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Publication numberUS4515142 A
Publication typeGrant
Application numberUS 06/462,385
Publication dateMay 7, 1985
Filing dateJan 31, 1983
Priority dateJan 31, 1983
Fee statusPaid
Publication number06462385, 462385, US 4515142 A, US 4515142A, US-A-4515142, US4515142 A, US4515142A
InventorsDavid J. Nurney
Original AssigneeIndian Industries, Inc.
Export CitationBiBTeX, EndNote, RefMan
External Links: USPTO, USPTO Assignment, Espacenet
Compound bow and eccentric wheel assemblies therefor
US 4515142 A
Abstract
A compound bow includes a handle portion and appended limbs, eccentric wheel assemblies mounted to each bow limb, and a cable attached at its ends to the bow limbs and extending over the wheel assemblies. Each wheel assembly includes a bowstring wheel having a peripheral groove, a first take-up wheel having a peripheral groove, and a central passageway communicating between the grooves to permit attachment of the bow cable. A second take-up wheel is secured to the bowstring wheel and includes a peripheral groove which is aligned with the groove of the first take-up wheel. The take-up wheels are configured such that the cable is not received in the groove of the second take-up wheel when the bow is in the relaxed condition, but is so received when the bowstring is drawn. The draw characteristics of the bow are therefore changeable by substituting various shapes of the second take-up wheel, and such substitution may be readily accomplished without requiring that the bow be dismantled or unstrung.
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Claims(11)
What I claim is:
1. A compound bow having adjustable eccentric wheel assemblies, said compound bow comprising:
a center handle portion for gripping the bow;
a pair of limbs extending outwardly from opposite ends of said handle portion, said limbs having inner end portions connected with said handle portion and also having free outer end portions;
cable means for flexing said pair of limbs;
eccentric wheel means for movably supporting said cable means on said limbs, said eccentric wheel means including an eccentric wheel assembly attached to the free outer end portion of each of said pair of limbs; and
attachment means for rotatably attaching the eccentric wheel assemblies to said limbs;
each of the eccentric wheel assemblies including:
a bowstring wheel having a central portion and a periphery, the bowstring wheel defining a first, cable-receiving groove about at least a portion of its periphery;
a first take-up wheel component mounted to the bowstring wheel, the first take-up wheel component having a central portion and a periphery and defining a second, cable-receiving groove about at least a portion of its periphery;
the bowstring wheel and the first take-up wheel component also defining a passageway communicating with the first and second grooves and extending through the central portions of the bowstring wheel and the first take-up wheel component;
at least one second take-up wheel component removably mountable to one of the bowstring wheel and the first take-up wheel component, the second take-up wheel component including a periphery and defining a third cable-receiving groove about at least a portion of its periphery; and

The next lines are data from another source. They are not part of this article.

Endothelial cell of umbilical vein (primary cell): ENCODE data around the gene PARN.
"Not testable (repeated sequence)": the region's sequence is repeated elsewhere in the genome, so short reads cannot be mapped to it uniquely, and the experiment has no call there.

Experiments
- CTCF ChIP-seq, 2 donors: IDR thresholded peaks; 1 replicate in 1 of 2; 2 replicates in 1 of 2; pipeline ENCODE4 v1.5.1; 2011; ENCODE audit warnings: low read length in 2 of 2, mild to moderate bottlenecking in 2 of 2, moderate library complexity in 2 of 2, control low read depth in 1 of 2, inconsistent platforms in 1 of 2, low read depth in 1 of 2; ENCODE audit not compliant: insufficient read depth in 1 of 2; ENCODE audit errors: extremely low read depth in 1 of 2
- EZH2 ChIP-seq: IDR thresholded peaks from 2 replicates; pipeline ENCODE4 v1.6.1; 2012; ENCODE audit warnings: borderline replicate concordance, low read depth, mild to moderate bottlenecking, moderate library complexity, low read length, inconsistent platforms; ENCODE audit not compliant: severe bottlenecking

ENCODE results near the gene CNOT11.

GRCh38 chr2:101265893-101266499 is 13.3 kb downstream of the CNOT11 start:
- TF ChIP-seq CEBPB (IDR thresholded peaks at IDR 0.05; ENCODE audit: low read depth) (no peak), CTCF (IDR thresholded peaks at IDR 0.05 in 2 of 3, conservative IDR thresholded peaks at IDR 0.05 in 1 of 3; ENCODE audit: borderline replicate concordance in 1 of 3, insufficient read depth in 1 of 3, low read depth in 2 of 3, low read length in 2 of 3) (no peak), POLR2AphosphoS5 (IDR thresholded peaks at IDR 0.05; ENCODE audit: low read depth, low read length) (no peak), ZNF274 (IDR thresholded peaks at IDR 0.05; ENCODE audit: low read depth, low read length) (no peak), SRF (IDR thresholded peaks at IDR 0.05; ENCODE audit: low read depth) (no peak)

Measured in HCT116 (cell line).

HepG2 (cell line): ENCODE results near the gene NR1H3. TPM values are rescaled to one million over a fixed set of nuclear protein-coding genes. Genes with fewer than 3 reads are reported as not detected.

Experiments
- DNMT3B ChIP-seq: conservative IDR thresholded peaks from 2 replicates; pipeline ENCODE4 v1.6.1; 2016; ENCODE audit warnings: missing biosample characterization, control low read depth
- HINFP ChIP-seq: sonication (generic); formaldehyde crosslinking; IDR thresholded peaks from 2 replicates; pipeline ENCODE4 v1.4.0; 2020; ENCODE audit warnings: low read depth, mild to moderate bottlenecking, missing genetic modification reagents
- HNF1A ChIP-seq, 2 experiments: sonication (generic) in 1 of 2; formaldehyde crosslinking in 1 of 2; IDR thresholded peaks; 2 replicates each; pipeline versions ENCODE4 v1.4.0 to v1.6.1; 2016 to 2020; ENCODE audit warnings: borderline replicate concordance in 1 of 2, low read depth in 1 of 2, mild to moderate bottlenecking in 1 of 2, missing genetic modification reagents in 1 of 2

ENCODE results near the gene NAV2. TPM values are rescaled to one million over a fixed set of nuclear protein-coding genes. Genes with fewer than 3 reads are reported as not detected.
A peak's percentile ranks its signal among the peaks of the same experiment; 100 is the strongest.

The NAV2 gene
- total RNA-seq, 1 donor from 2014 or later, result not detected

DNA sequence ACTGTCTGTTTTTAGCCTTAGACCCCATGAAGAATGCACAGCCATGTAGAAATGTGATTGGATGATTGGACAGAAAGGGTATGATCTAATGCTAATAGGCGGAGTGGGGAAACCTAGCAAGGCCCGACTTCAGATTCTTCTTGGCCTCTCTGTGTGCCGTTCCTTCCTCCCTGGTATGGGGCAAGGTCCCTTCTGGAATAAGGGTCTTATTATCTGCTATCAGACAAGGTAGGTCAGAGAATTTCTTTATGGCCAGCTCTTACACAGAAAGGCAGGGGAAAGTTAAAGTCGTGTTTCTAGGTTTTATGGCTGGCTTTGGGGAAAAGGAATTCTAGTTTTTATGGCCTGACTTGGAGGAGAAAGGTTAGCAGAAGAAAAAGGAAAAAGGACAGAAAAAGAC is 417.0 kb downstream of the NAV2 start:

mounting means for removably mounting the at least one second take-up wheel component to the bowstring wheel and the first take-up wheel component to align the third cable-receiving groove with the second cable-receiving groove such that upon rotation of the first and second take-up wheel components a cable received within the second groove is also received within the third groove;
said cable means including a continuous cable having end portions secured to said pair of limbs and a central bowstring portion extending between the eccentric wheel assemblies, each of the end portions being associated with and extending over one of the pair of eccentric wheel assemblies, each of the end portions for the associated eccentric wheel assembly extending within the first, cable-receiving groove, through the passageway and within the second, cable-receiving groove, said compound bow having a first, relaxed condition in which the end portions are displaced from the third, cable-receiving groove of the associated eccentric wheel assembly, said compound bow also having a second, drawn condition in which the end portions are received within the third, cable-receiving groove of the associated eccentric wheel assembly.
2. The compound bow of claim 1 in which for each of the eccentric wheel assemblies the first take-up wheel component is formed integrally with the bowstring wheel.
3. The compound bow of claim 1 in which for each of the eccentric wheel assemblies the mounting means includes the bowstring wheel and the second take-up wheel component defining aligned apertures, the mounting means further including fastening members extending through the aligned apertures of the bowstring wheel and the second take-up wheel component for securing them together.
4. The compound bow of claim 3 in which for each of the eccentric wheel assemblies the first take-up wheel component is formed integrally with the bowstring wheel.
5. An eccentric wheel assembly useful in conjunction with a compound bow, said assembly comprising:
a bowstring wheel having a central portion and a periphery, said bowstring wheel defining a first, cable-receiving groove about at least a portion of its periphery;
a first take-up wheel component mounted to said bowstring wheel, said first take-up wheel component having a central portion and a periphery and defining a second, cable-receiving groove about at least a portion of its periphery;
said bowstring wheel and said first take-up wheel component also defining a passageway communicating with the first and second grooves and extending through the central portions of said bowstring wheel and said first take-up wheel component;